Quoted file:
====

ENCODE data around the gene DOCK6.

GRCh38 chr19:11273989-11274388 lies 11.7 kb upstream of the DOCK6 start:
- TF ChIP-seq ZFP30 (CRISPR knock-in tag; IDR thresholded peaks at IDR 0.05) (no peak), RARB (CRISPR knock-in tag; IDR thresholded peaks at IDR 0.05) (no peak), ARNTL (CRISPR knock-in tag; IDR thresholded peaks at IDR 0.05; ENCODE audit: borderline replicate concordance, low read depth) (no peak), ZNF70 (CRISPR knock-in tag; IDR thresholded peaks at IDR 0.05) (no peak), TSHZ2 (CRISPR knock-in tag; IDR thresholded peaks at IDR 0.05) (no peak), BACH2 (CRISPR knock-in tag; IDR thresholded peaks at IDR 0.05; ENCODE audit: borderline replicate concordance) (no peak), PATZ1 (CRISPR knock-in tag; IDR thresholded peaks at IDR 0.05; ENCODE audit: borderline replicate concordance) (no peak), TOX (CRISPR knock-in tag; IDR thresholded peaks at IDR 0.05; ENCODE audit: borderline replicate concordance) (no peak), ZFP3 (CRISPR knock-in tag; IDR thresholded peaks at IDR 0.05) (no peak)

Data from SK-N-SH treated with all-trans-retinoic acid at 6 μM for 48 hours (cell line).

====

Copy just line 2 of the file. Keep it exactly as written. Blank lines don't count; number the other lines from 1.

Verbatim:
GRCh38 chr19:11273989-11274388 lies 11.7 kb upstream of the DOCK6 start: